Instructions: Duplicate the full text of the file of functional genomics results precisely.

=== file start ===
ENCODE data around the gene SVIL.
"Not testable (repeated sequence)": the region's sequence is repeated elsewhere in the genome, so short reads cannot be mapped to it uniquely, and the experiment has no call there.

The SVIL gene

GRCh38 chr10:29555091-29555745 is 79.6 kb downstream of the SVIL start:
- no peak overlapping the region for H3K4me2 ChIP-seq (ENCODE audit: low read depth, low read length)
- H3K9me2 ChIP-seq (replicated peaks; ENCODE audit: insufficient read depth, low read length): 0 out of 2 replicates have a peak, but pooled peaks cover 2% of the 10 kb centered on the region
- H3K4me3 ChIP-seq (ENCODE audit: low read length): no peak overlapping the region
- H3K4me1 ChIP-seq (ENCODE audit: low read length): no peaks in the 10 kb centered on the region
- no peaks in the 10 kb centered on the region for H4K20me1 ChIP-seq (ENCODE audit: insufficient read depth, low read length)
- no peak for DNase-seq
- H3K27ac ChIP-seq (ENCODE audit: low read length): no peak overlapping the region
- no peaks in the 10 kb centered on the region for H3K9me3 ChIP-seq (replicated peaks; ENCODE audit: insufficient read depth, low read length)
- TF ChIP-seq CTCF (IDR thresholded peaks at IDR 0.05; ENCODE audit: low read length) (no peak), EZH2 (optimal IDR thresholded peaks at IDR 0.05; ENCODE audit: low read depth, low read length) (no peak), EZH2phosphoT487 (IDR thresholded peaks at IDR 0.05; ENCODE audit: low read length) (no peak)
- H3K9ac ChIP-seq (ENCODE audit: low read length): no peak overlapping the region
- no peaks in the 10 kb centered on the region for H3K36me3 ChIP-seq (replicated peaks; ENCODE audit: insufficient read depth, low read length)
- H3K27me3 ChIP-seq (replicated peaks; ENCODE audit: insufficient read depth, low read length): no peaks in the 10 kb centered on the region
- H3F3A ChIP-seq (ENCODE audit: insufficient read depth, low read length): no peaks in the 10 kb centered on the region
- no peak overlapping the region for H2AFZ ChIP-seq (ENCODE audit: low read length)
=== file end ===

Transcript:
ENCODE data around the gene SVIL.
"Not testable (repeated sequence)": the region's sequence is repeated elsewhere in the genome, so short reads cannot be mapped to it uniquely, and the experiment has no call there.

The SVIL gene

GRCh38 chr10:29555091-29555745 is 79.6 kb downstream of the SVIL start:
- no peak overlapping the region for H3K4me2 ChIP-seq (ENCODE audit: low read depth, low read length)
- H3K9me2 ChIP-seq (replicated peaks; ENCODE audit: insufficient read depth, low read length): 0 out of 2 replicates have a peak, but pooled peaks cover 2% of the 10 kb centered on the region
- H3K4me3 ChIP-seq (ENCODE audit: low read length): no peak overlapping the region
- H3K4me1 ChIP-seq (ENCODE audit: low read length): no peaks in the 10 kb centered on the region
- no peaks in the 10 kb centered on the region for H4K20me1 ChIP-seq (ENCODE audit: insufficient read depth, low read length)
- no peak for DNase-seq
- H3K27ac ChIP-seq (ENCODE audit: low read length): no peak overlapping the region
- no peaks in the 10 kb centered on the region for H3K9me3 ChIP-seq (replicated peaks; ENCODE audit: insufficient read depth, low read length)
- TF ChIP-seq CTCF (IDR thresholded peaks at IDR 0.05; ENCODE audit: low read length) (no peak), EZH2 (optimal IDR thresholded peaks at IDR 0.05; ENCODE audit: low read depth, low read length) (no peak), EZH2phosphoT487 (IDR thresholded peaks at IDR 0.05; ENCODE audit: low read length) (no peak)
- H3K9ac ChIP-seq (ENCODE audit: low read length): no peak overlapping the region
- no peaks in the 10 kb centered on the region for H3K36me3 ChIP-seq (replicated peaks; ENCODE audit: insufficient read depth, low read length)
- H3K27me3 ChIP-seq (replicated peaks; ENCODE audit: insufficient read depth, low read length): no peaks in the 10 kb centered on the region
- H3F3A ChIP-seq (ENCODE audit: insufficient read depth, low read length): no peaks in the 10 kb centered on the region
- no peak overlapping the region for H2AFZ ChIP-seq (ENCODE audit: low read length)